Food is one of the great ways to entertain as well as train your puppy. Consider taking the daily allotment of food – use it for training and food puzzles throughout the day and if there’s some left over at the end of the day, feed it in a slow feeder (really, just another food puzzle).
Food puzzles come in many styles and difficulty levels. Most people are familiar with the Kong and this is often what I start with. Get one that is appropriate for the size of your puppy. She should be able to get her mouth easily around the small end and be able to roll it around. Put dry kibble in the Kong and place it on the ground. She’ll sniff at it and probably knock it with her nose and kibble will fall out. Magic! Once she’s eager to have the Kong and push it around and then is picking it up to empty it, she’s completely figured out that puzzle and she’s ready for the next most difficult.
Another easy and very helpful food puzzle is the Snuffle Mat. There are various different styles but the general idea is strips of fleece tied close together in a mat. The kibble is hidden amongst the pieces of fleece so the puppy has to hunt for the food. They really love this puzzle.
Once your puppy is proficient at the Kong and the Snuffle Mat, it’s time to consider more difficult puzzles. Most pet stores have many options of food puzzles. Check the
labels for the difficulty level. If your puppy can’t make the puzzle “work”, she’ll give up so you want to make sure you’re escalating the difficulty slowly.
Your puppy also needs some toys to play with, both by herself and with you. Pick a variety of puppy-appropriate toys (not too hard). You’ll want to monitor her with any toy to ensure she’s not ingesting any pieces of the toy. It’s impossible to know ahead of time which puppies will be toy destroyers and which will be toy huggers; you’ll just have to do some exploring. Be careful though. We perform foreign body surgeries every year to retrieve toys (or other items) that a dog (often a teenager) has unexpectedly ingested.
Finally, it’s fun play on different surfaces with your puppy. Providing obstacles can increase confidence and is especially important if your puppy will be doing dog sports with you. Start easy with your baby puppy – a cot appropriately sized for your breed, a cardboard box to go in and out of, maybe a balance disk to climb on or some children’s playground equipment to climb on. Of course, you’ll monitor your puppy closely when he’s on this equipment, but you still want to be safe – choose things based on your puppy’s size.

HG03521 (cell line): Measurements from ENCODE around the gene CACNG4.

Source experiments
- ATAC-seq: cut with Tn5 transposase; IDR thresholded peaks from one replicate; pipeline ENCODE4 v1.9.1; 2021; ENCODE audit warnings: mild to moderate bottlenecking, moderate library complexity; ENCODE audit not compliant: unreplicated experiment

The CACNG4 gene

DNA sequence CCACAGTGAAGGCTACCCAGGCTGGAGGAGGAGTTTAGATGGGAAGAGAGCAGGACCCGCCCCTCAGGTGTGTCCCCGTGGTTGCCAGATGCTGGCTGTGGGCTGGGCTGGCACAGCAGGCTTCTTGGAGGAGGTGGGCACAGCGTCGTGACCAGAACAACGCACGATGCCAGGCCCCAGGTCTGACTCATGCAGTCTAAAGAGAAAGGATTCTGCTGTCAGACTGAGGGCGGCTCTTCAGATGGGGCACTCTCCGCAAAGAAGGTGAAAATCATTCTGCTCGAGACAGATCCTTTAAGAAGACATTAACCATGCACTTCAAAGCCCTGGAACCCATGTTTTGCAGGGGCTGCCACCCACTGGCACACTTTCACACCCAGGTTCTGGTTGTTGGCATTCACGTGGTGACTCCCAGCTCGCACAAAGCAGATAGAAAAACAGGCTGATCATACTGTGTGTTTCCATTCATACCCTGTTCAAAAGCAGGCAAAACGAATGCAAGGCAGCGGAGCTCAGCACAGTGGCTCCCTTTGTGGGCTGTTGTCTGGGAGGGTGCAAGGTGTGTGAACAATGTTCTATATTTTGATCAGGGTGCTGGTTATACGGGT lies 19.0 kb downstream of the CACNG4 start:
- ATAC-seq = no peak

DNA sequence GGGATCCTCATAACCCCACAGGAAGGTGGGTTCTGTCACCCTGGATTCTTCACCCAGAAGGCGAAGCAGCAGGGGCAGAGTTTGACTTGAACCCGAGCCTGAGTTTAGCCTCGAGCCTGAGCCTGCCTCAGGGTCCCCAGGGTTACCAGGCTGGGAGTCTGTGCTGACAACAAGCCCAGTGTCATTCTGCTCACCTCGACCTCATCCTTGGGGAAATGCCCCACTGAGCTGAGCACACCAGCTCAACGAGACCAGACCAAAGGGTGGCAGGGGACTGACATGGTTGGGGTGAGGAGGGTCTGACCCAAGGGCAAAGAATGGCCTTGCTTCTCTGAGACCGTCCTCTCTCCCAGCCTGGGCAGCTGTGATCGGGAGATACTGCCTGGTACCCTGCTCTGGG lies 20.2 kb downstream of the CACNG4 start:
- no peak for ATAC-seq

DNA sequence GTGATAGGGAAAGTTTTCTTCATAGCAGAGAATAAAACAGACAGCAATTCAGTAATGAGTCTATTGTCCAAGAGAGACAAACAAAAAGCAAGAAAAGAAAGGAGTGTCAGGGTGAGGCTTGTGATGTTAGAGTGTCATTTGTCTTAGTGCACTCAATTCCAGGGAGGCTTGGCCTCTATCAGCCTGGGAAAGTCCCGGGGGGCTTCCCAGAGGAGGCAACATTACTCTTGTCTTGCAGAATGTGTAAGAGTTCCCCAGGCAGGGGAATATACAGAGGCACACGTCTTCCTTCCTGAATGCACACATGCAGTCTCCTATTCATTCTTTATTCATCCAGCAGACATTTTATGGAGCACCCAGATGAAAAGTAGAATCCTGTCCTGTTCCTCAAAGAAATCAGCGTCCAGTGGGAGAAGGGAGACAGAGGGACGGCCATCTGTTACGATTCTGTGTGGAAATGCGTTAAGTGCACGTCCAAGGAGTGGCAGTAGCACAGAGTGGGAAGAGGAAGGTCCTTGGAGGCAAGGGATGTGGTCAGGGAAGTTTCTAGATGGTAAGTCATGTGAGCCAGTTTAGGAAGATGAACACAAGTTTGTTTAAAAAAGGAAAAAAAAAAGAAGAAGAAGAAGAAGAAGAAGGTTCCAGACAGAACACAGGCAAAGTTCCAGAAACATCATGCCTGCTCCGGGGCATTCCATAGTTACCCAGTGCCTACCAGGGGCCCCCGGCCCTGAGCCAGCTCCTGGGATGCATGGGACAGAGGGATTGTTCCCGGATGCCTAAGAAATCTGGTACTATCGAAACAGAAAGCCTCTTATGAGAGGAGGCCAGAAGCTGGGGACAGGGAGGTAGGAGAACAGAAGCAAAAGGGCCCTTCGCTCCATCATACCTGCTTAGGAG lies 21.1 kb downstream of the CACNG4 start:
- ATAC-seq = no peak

Some breeders will provide a lot of opportunity for the puppies to play on equipment of various types before they even go to their new homes. Here’s a little video of our teenager when he was still with his breeder and the rest of his litter.
Seeker (Sirius) and his littermates in obstacle course heaven!
Talk about inventive!
COLLARS, HARNESSES, LEASHES
Your puppy will need a collar and leash, of course. Choose something you like, but remember your puppy will very quickly outgrow the puppy collar. Most puppies really don’t like collars at first but they adjust to them quickly. If you have a thick-coated puppy, there are some collars that are less likely to damage the coat. One such company is White Pine Outfitters.
I personally prefer to use a harness with my puppies for walking purposes. It’s less likely to slip off and it’s what I use to walk my adults so I want my puppy to get used to wearing one early. Again, a puppy will outgrow his first harness fairly quickly so save your bling account for when your puppy is older (say 6 or 7 months). In between arriving home at 8 weeks of age and 7 months of age there will be a LOT of change in size so plan to purchase several harnesses or consider one or two that are adjustable.
There are so many books available for puppies and early training that it can feel overwhelming. Here are a few books that I highly recommend adding to your library:
· The Puppy Primer by Pat McConnell
· The Perfect Puppy in 7 Days by Sophia Yin
· Cooperative Care: Seven Steps to Stress-free Husbandry by Deborah A Jones
· Beyond the Back Yard: Train Your Dog to Listen Anytime, Anywhere! By Denise Fenzi
· Growing Up FDSA, Surviving Your Dog Sports Puppy by numerous authors (This ebook is available free at https://www.fenzidogsportsacademy.com/index.php/18637 )
· Susan Garrett’s Crate Games for Self Control and Motivation by Susan Garret